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Rails & Gallinules

Rails & Gallinule

Rails, gallinules, and sora are secretive marsh birds that inhabit various marshes and wetlands of Alabama. Nine species have been found in Alabama with some being designated as huntable migratory gamebirds. Most will have to study up to accurately identify them, and while they’re not well-known by most outdoorsmen, they present a unique wing-shooting opportunity for those that don’t mind getting in the mud.

Rails have relatively long, slightly decurved bills to grab and probe marsh soils for crustaceans and other invertebrates. Clapper rail are restricted to coastal salt marshes of Mobile and Baldwin counties while king rail are found in fresh or brackish marshes even away from the coast. Virginia rail resembles a miniature king rail and occur around salt, fresh, or brackish marshes. King, clapper, and Virginia rail are game birds.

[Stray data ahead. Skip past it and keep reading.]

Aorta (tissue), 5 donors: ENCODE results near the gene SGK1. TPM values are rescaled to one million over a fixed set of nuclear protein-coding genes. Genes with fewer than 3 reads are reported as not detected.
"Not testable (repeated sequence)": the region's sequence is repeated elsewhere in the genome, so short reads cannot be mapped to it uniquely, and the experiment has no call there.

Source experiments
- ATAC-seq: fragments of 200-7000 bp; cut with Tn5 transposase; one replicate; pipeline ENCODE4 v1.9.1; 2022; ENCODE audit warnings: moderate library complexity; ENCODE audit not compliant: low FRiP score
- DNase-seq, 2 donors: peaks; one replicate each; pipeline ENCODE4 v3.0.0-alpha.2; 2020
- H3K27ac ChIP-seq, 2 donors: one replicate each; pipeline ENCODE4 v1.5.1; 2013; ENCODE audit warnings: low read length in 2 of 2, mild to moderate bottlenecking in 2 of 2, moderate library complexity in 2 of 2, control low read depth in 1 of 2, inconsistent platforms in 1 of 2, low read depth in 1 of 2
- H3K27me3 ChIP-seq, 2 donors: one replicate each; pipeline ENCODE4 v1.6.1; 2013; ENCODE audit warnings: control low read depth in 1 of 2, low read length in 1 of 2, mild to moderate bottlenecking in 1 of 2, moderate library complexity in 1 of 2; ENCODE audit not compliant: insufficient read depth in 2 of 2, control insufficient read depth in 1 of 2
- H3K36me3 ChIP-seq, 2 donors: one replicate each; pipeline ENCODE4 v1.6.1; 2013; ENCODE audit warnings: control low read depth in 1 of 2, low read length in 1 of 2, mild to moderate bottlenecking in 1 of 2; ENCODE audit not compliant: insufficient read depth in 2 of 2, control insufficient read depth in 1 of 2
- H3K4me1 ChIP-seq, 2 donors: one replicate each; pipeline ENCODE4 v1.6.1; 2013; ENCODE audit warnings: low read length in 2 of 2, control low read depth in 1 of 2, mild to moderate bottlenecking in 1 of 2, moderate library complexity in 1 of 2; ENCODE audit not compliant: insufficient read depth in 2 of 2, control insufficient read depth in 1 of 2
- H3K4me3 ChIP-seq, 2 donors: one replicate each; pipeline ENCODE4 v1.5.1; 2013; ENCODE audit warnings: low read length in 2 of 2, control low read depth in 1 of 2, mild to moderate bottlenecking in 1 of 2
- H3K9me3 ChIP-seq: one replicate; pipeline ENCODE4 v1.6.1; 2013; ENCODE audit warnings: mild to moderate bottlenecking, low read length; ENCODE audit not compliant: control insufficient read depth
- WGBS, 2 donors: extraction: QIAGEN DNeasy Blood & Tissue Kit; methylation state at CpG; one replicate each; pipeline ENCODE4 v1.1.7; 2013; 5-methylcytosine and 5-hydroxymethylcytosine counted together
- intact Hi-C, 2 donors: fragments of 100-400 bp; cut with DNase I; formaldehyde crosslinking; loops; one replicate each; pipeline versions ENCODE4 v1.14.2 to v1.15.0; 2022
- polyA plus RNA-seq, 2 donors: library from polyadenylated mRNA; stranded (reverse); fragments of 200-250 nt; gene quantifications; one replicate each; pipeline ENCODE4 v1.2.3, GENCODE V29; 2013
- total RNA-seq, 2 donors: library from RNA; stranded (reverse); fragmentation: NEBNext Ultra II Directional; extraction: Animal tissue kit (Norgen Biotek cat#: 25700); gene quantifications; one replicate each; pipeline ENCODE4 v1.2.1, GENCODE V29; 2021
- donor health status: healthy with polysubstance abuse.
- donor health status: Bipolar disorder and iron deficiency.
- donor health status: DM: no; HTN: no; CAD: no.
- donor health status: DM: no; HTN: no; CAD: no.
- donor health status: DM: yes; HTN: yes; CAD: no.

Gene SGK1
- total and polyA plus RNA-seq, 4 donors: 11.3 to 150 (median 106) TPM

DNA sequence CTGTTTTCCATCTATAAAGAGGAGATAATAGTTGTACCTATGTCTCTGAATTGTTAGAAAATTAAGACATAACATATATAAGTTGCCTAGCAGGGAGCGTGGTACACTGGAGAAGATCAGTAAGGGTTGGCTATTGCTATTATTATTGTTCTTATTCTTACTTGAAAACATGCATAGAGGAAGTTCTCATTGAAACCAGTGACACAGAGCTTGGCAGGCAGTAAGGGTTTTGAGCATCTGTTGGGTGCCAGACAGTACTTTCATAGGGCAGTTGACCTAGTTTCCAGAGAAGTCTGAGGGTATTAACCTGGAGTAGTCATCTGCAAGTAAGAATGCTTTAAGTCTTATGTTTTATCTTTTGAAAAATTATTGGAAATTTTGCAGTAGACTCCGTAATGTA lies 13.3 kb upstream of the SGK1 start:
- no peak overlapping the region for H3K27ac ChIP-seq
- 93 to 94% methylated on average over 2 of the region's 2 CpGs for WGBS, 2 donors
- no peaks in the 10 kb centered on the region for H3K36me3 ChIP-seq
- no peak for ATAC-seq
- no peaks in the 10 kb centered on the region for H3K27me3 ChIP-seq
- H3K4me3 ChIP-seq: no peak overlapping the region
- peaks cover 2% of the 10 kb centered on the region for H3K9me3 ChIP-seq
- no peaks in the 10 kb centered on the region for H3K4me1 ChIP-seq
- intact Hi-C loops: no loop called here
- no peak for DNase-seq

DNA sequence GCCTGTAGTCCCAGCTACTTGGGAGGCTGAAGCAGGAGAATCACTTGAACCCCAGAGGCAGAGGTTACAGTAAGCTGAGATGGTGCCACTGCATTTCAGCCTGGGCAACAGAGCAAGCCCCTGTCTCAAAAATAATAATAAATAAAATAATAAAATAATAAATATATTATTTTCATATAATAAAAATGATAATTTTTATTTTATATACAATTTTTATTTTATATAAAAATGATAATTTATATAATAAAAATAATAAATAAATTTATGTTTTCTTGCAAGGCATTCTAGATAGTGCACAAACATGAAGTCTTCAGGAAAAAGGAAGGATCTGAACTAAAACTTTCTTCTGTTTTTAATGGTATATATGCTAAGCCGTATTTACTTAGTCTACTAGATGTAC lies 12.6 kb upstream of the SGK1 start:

Black rail and yellow rail have been documented in Alabama on only a few occasions. They are not game species. Black rail is federally listed as threatened.

Common gallinule, purple gallinule, and sora are found in freshwater marshes. These birds are duck-shaped and have shorter bills than most rails. Common and Purple gallinule are similar in size and typically depart Alabama during winter. Sora is another small rail and the most common. Sora are common statewide during spring and fall migration and remain in south Alabama during winter. These three birds are also gamebirds.

Members of the rail family make all sorts of odd sounds and remain hidden in dense marsh vegetation, offering migratory bird hunters unique challenges. Hunt them by poling a boat or wading through and along wetland vegetation while spotting or flushing birds. Hunters must have a small game license, HIP certification, and shotguns must be 10 gauge or smaller and plugged for no more than 3 shells. Alabama does not require non-toxic shot for these birds, but they occur near waterfowl and hunters must be sure not to possess lead shot if hunting both waterfowl and rails.